What’s ONIC and can it bring Ufone back in the telco race?

8 mins read

You’ve probably been bombarded with advertisements about the “first digital telco” offering the cheapest data packages in the country. With lots of hype, an interesting color scheme, and a youthful logo, ONIC has kicked off its marketing campaign, reaching you pretty much everywhere on social media. But what exactly is ONIC, and what’s so new about it? 

The Basics

Branding as a ‘digital telco’, Onic describes itself as “a digital platform that provides seamless connectivity, effortless accessibility, and endless opportunities to engage, create, and collaborate whenever and wherever you want. We do this by offering simple, stress-free, high-data plans served on a digital-first experience – together with exciting lifestyle offers and benefits.”

That’s a lot of corporate speak without really saying much, so let’s try to filter through the noise. A lot of people were under the impression that ONIC is a new entrant — most likely a Mobile Virtual Network Operator — in the country. However, the Pakistan Telecom Authority clarified this wasn’t the case and that Pakistan Telecommunication Company, the parent of Ufone, owns the brand. 

An MVNO is essentially a telecom provider that relies on the infrastructure of another established operator or MNO. This removes the first expensive step while still allowing the operator to offer innovative value additions without the initial sunk cost. For the MNO, the key benefit is that it can utilize excess capacity. In 2009, the PTA introduced the Framework for MVNO Services in Pakistan, pegging the license fee at $5M.

But what’s ONIC? At least one leadership position holder wrote in his bio “Building Pakistan’s first MVNO”. However, there has been no report of ONIC having acquired any such license, which the Pakistan Telecommunication Company (PTC) would have to disclose, given it’s listed on the stock exchange. This confirms that ONIC is only a new brand. People who aren’t lockdown babies would remember Djuice by Telenor. It used to be the cool thing back in the day, and was the first to introduce cheap SMS packages. So it’s pretty similar to that.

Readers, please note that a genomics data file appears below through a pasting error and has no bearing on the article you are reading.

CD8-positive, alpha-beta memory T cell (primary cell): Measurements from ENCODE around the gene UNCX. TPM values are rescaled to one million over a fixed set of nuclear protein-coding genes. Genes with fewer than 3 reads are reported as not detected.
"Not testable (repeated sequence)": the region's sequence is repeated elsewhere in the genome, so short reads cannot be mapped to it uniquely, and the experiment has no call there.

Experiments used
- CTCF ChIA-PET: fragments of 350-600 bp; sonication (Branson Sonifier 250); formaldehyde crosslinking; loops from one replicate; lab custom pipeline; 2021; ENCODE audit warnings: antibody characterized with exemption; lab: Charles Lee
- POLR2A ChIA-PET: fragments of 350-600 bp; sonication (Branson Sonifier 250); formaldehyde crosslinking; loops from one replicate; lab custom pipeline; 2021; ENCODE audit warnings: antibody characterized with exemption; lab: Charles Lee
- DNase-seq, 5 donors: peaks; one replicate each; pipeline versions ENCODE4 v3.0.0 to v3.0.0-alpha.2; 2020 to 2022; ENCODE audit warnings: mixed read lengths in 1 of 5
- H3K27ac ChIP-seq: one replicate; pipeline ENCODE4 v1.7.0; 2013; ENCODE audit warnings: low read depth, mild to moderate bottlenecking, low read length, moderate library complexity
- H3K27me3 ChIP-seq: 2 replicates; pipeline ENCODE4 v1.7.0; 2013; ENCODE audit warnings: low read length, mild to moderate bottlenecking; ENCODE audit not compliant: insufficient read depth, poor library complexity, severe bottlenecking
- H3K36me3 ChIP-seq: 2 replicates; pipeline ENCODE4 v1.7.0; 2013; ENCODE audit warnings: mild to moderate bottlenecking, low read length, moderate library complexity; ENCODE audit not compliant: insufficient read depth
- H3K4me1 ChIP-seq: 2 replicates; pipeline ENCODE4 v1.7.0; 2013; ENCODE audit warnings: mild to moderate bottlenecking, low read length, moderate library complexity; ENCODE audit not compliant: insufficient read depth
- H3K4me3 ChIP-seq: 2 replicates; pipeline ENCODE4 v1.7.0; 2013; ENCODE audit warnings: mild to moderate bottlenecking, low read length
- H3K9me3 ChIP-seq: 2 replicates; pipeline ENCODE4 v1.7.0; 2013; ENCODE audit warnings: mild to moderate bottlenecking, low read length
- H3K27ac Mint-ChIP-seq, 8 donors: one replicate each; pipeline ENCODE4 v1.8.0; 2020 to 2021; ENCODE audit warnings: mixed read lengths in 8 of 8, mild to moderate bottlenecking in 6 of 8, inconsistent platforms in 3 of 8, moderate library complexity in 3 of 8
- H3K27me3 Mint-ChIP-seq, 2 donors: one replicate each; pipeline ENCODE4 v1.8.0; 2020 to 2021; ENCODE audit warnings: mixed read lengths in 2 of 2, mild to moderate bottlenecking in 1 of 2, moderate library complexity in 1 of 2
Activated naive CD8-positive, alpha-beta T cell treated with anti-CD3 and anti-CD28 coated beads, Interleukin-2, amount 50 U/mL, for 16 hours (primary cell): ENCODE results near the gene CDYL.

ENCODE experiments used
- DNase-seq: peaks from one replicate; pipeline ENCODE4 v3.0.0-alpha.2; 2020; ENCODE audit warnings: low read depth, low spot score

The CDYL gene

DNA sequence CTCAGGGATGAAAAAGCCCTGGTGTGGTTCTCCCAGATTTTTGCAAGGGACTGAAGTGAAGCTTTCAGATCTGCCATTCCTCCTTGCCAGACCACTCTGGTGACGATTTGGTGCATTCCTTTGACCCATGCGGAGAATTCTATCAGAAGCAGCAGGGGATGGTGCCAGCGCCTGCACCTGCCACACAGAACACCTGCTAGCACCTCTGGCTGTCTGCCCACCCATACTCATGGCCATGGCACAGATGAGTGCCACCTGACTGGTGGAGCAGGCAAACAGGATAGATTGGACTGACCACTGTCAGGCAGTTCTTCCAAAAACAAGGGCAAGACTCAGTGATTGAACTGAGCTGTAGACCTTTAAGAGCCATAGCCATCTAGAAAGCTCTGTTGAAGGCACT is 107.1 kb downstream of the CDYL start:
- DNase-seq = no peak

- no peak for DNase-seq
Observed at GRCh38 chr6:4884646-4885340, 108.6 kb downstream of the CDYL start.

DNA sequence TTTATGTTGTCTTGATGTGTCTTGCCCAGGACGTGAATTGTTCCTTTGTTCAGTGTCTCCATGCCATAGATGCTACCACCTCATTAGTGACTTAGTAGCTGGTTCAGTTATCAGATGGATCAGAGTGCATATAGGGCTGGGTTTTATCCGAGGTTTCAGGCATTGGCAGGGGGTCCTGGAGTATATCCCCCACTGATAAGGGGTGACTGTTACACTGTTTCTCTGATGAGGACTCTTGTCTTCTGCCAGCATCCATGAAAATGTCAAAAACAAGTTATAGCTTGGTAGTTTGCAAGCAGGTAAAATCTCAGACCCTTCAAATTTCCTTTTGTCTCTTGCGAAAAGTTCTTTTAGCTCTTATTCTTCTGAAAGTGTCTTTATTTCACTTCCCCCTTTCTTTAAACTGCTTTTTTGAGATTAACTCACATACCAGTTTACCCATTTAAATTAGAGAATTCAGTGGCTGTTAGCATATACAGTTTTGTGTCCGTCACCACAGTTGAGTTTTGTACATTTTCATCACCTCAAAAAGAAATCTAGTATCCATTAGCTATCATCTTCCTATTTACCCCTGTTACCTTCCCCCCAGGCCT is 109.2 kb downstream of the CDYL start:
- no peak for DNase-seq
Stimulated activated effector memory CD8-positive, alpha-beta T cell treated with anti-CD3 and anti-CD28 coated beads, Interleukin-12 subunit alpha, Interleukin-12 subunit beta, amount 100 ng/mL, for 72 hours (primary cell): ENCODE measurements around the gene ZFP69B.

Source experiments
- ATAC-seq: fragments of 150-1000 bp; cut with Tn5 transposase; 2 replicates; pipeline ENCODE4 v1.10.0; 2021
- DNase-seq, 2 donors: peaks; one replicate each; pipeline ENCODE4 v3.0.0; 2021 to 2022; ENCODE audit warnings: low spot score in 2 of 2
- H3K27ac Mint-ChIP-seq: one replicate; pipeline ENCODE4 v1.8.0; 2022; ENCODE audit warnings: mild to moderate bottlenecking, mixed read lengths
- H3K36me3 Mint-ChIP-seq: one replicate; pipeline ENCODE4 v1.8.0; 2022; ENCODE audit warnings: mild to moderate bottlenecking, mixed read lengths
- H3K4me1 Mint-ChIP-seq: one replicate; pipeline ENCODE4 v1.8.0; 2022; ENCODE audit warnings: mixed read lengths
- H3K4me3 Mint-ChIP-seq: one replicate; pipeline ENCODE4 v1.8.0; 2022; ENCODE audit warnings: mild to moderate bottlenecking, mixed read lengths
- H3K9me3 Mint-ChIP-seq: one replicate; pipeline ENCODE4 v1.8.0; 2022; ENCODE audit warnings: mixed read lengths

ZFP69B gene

Mckinsey describes these sub-brands as ‘digital attacker’ brands and claims that they may contribute ~25% of the overall gross additional subscribers to incumbent operators within four quarters of launch and that these subscribers are 5% more profitable than the regular ones. 

Circles.Life x e&

The launch of ONIC is the result of Etisalat’s repositioning as the Emirati telecommunications services rebranded itself as e&. Last year, it announced its ambitious plans to transform into a global technology group and also bought a 50.03% stake in Careem’s super app business worth $400M in April 2023. On 24 May, e& International entered into a strategic partnership with Circles, a technology company from Singapore, to “empower its network of Mobile Network Operators (MNOs) and other operators based in the region to launch digital telco brands that deliver delightful digital experiences for the digitally savvy generation.”

Circles X is the technology and platform that Circles will provide, allowing e& to launch digital telco brands across its many subsidiaries. Bypassing the legacy systems and institutional inertia that comes with established MNOs, CircleX will claim to enable MNOs to launch digital brands within 6 to 12 weeks.

The rationale behind new brands

Flanker brands aren’t exactly new in the telecom, as operators around the globe have experimented with this strategy. According to GSMA Intelligence, over 200 of these sub-brands have already been launched. The goal is to capture different customer niches, often by positioning as a hip alternative for younger audiences.